Antisense oligonucleotides for neurodegeneration

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Science  27 Mar 2020:
Vol. 367, Issue 6485, pp. 1428-1429
DOI: 10.1126/science.aba4624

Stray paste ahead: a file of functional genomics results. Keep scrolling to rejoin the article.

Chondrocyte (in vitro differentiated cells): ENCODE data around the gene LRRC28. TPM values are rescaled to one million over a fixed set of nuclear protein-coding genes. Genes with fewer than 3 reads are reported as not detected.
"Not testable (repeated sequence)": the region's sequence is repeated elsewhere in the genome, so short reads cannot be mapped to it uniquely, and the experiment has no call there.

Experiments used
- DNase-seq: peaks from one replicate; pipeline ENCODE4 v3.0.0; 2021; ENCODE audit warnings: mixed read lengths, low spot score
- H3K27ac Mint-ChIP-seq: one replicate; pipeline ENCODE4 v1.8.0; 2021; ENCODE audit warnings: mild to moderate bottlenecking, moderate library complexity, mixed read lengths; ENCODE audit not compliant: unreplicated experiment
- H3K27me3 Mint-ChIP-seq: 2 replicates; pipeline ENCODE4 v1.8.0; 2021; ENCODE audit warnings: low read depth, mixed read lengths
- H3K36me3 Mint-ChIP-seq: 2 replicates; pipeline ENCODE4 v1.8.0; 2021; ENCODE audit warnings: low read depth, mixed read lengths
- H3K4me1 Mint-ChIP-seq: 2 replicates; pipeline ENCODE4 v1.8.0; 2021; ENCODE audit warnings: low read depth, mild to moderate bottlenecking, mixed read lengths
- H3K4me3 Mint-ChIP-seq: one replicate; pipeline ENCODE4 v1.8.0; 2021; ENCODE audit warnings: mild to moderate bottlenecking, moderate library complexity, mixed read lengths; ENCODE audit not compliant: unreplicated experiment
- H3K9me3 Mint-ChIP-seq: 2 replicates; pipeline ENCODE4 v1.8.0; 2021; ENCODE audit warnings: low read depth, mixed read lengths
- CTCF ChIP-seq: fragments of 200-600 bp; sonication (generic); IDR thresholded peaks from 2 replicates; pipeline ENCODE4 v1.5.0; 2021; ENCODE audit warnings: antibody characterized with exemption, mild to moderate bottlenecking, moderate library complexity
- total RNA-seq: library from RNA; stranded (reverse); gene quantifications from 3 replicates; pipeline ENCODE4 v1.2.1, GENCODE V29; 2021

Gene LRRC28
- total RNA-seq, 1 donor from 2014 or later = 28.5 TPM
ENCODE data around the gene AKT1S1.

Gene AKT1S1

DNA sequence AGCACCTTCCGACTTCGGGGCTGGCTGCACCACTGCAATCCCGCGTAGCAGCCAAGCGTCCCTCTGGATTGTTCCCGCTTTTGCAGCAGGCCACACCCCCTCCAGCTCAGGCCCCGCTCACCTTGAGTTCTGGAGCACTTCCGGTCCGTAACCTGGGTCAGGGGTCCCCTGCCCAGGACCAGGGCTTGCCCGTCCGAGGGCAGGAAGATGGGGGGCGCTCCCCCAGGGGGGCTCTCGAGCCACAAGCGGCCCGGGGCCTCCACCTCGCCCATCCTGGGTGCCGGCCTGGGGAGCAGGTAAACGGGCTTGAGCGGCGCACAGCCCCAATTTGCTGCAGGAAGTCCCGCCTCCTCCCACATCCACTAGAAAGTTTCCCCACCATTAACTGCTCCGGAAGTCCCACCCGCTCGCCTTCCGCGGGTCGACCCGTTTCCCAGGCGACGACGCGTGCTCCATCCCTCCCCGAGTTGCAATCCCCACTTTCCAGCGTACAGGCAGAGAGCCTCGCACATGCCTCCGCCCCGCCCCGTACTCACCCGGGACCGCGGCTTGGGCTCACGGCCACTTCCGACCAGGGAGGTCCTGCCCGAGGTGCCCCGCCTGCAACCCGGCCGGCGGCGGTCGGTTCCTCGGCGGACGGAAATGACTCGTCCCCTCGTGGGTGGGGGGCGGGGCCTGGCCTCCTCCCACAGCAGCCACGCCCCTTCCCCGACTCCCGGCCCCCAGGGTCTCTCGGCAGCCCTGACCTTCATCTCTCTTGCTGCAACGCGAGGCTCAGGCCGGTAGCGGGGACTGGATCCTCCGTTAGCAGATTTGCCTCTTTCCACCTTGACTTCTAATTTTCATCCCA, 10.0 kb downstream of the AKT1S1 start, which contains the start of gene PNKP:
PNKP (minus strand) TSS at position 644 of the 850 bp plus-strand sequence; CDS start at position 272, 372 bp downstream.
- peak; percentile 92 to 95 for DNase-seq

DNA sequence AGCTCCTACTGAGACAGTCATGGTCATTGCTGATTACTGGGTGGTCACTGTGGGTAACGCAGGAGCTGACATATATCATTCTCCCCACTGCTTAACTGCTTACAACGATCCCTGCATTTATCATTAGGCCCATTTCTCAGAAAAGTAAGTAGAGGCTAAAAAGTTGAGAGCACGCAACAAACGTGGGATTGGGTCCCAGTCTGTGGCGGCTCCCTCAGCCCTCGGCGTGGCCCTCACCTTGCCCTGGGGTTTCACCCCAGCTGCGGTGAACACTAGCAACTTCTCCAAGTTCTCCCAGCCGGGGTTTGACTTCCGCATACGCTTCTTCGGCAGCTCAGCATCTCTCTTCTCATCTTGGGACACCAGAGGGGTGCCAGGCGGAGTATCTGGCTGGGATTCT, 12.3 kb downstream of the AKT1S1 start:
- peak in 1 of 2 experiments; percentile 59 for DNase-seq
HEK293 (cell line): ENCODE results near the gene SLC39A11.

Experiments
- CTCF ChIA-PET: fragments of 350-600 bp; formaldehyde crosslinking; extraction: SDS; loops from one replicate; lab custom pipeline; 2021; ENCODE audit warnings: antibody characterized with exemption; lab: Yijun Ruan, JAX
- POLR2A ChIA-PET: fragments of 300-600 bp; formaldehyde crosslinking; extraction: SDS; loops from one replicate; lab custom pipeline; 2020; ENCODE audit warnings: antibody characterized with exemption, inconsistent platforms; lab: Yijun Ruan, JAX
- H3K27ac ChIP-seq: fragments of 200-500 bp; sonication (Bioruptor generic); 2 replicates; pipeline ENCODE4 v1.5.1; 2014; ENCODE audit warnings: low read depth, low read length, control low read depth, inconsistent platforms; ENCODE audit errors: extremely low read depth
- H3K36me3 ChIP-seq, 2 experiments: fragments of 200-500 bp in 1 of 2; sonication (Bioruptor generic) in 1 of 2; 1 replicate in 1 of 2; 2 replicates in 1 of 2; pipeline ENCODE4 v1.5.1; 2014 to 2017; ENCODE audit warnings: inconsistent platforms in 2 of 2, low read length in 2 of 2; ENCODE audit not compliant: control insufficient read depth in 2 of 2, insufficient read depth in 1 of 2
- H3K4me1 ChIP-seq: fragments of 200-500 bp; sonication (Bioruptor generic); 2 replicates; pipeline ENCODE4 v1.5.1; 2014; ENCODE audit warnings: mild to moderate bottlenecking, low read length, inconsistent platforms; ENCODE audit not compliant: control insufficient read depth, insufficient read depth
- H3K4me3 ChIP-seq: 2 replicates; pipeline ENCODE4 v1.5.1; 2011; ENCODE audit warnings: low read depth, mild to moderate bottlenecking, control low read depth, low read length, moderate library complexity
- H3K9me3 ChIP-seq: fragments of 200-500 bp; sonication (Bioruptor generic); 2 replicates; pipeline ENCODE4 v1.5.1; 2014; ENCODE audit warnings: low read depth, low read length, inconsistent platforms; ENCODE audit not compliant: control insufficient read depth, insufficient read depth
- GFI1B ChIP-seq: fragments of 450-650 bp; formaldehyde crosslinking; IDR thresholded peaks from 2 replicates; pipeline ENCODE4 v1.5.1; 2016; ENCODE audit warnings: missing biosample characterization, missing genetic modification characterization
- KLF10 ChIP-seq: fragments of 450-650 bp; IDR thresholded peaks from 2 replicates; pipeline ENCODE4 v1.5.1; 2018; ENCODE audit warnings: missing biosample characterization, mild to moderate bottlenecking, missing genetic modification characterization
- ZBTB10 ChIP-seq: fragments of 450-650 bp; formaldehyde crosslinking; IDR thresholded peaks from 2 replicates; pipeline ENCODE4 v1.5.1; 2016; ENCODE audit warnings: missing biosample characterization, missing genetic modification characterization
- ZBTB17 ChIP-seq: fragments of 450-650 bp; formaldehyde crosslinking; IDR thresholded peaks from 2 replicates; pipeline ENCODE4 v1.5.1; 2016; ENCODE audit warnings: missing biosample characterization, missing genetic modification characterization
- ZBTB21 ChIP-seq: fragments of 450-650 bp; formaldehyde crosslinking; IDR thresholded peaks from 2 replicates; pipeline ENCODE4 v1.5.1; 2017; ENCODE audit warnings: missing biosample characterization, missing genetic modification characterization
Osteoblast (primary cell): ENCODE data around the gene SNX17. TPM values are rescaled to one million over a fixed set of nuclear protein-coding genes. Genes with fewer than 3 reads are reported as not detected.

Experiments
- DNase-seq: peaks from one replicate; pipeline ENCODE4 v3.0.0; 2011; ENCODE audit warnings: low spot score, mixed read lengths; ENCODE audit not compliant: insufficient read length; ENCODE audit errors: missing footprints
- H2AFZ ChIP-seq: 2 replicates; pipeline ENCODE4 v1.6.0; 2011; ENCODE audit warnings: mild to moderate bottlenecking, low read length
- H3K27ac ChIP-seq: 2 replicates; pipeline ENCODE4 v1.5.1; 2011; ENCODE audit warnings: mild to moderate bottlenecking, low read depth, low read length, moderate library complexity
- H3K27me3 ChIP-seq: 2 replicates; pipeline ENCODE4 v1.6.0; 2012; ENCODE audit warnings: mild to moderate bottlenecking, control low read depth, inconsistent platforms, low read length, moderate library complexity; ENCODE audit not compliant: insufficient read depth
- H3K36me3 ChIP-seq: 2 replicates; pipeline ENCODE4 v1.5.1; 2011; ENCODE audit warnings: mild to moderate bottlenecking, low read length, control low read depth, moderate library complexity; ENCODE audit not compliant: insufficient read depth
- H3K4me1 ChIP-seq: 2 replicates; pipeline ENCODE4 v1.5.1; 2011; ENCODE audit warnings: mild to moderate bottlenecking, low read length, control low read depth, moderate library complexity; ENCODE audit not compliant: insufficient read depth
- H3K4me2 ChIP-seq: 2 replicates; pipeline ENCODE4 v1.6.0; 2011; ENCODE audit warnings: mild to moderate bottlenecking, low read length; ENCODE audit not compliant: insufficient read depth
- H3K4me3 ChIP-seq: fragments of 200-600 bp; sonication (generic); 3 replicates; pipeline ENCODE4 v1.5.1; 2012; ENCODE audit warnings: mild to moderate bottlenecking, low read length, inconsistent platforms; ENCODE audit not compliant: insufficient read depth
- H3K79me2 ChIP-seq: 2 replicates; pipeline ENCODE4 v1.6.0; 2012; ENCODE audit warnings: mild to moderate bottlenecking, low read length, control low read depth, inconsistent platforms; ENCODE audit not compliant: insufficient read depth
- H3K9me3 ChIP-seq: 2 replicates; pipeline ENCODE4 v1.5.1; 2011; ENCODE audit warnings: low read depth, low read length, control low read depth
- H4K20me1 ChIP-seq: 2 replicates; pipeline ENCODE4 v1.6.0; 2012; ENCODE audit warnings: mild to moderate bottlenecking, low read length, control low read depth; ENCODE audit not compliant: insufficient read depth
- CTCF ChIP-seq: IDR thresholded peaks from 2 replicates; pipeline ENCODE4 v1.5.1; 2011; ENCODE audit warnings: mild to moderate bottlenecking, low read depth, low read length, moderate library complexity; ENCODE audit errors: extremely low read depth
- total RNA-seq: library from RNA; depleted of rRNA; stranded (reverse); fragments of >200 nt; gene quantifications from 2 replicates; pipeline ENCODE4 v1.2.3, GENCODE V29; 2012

Antisense oligonucleotides (ASOs) have the potential to reduce, restore, or modify RNA and protein expression. Thus, they can target disease pathogenesis by altering the expression of mutant proteins (1). The recent regulatory approval of ASOs for the pediatric motor neuron disease spinal muscular atrophy has provided a regulatory pathway for additional ASO therapies in other central nervous system (CNS) diseases. Developments in ASO chemistry and advances in CNS delivery methods have enabled ASOs to enter clinical trials to treat Huntington's disease (HD). There are currently no available treatments that slow or prevent progression of HD, but two ongoing ASO-based clinical programs have shown promising results. Additionally, clinical trials of ASOs to treat amyotrophic lateral sclerosis (ALS), Parkinson's disease, and Alzheimer's disease are under way, with more in development for other neurodegenerative diseases. It is hoped that ASO-based approaches will provide effective diseasemodifying therapies for HD and similar neurodegenerative diseases soon.

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